Men who smoke marijuana may have higher sperm counts than those who have never used the drug, a surprising new study suggests. The findings are "not consistent" with previous research, which has suggested that marijuana has a harmful effect on men's testicular function, the researchers said. However, the study, published in the Feb.
Credit: Getty Images. As legal access to marijuana continues expanding across the US, more scientists are studying the effects of its active ingredient, tetrahydrocannabinol THCin teens, adults, and pregnant women. Experiments in rats and a study with 24 men found that THC appears to target genes in two major cellular pathways and alters DNA methylation, a process essential to normal development.
Men who have smoked marijuana may be more fertile than those who have never touched it, suggests a new study published in the journal Human Reproduction. While research about marijuana and fertility is limited, some past papers have suggested that it might harm semen quality. Cigarette smoking is also known to be a risk factor for both female and male infertility.
As legal access to marijuana continues expanding across the U. New research from Duke Health suggests men in their child-bearing years should also consider how THC could impact their sperm and possibly the children they conceive during periods when they've been using the drug. Much like previous research that has shown tobacco smoke, pesticides, flame retardants and even obesity can alter sperm, the Duke research shows THC also affects epigenetics, triggering structural and regulatory changes in the DNA of users' sperm. Experiments in rats and a study with 24 men found that THC appears to target genes in two major cellular pathways and alters DNA methylation, a process essential to normal development.
By Raina Delisle Jan 25, Photo: iStockPhoto. More women are starting to use marijuana during pregnancy, says new study The researchers surveyed 4, women between the ages of 21 and 45 living in Canada or the United States about their marijuana use as part of a larger project examining the influence of lifestyle factors on fertility and pregnancy.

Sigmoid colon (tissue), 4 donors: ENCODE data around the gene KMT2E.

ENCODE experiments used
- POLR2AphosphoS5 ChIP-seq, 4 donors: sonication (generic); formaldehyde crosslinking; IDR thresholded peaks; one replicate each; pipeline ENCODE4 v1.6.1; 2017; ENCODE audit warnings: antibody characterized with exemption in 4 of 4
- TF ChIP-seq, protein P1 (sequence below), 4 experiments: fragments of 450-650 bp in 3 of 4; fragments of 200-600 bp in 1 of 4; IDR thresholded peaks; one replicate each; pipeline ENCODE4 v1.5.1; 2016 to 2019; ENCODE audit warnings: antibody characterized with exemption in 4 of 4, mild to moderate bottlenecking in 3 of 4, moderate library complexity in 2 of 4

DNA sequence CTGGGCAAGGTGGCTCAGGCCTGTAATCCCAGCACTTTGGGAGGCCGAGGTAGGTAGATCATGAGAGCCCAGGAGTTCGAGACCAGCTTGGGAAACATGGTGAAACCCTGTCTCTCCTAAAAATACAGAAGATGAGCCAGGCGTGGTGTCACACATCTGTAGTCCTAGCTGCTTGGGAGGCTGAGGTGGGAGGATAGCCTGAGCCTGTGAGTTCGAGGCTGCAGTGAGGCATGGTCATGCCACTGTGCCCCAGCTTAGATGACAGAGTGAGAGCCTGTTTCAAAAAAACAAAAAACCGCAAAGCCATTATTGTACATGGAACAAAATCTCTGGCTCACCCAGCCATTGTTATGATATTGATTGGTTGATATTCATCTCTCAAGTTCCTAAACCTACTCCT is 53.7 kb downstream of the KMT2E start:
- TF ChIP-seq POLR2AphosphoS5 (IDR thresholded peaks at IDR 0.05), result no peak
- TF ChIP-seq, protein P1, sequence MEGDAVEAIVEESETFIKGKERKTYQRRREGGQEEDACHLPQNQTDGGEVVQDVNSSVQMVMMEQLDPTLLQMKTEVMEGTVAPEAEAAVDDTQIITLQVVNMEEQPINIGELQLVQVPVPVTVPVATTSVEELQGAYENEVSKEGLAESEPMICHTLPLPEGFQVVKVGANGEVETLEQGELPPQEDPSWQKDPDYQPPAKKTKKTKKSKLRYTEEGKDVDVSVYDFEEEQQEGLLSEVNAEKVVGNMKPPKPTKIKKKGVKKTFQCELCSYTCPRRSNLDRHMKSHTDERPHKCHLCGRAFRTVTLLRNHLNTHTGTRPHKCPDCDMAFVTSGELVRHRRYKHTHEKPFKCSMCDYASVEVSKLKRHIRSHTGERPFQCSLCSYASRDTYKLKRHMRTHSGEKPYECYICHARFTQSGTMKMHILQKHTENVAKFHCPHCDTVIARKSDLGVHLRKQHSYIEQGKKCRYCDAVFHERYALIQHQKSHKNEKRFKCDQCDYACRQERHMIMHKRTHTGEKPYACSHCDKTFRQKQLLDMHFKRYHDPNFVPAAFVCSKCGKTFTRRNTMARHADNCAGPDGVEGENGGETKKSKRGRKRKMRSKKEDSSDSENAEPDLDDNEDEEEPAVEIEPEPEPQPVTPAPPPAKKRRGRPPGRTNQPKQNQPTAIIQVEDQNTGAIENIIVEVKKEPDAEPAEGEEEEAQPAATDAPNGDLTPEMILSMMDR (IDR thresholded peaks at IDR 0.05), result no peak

Although the link between marijuana and fertility is not straightforward—plenty of marijuana smokers get pregnant and get their partners pregnant—research demonstrates the negative impact that marijuana can have on fertility which could be affecting you, your partner, or the fertility of both of you. Even before intercourse takes place, marijuana decreases libido. And if you aren't feeling in the mood, it's that much more difficult to get started.
The unexpected finding that men with a history of cannabis smoking had higher sperm counts has been widely reported after it was published in a leading fertility journal. Around half of men had tried, or currently used, cannabis and the researchers found just 5 per cent had clinically low sperm counts, compared to 12 per cent of those who had never tried it. The authors suggest that this could be a result of cannabis on the body's endocannabinoid system which sends chemical messages in the brain and has been associated with regulating fertility.
Recreational marijuana use is becoming increasingly legal across the U. As with alcohol and tobacco, the drug comes with risks. And a new study finds regular marijuana may — similar to alcohol and tobacco — affect a man's sperm count and vitality.
For ages, the conventional wisdom about marijuana and male reproductive health was that one did not benefit the other. Weed was kryptonite for healthy sperm; don't partake in one if you want the other. Scientific studies backed that up.
The prevalence of marijuana use among males of reproductive age has never been higher, while male factor infertility is also on the increase. Researchers believe that the spread of legal medical and recreational marijuana use in the U. Marijuana contains the cannabinoid drug THC tetrahydrocannabinolits primary psychoactive chemical, as well as other cannabinoids.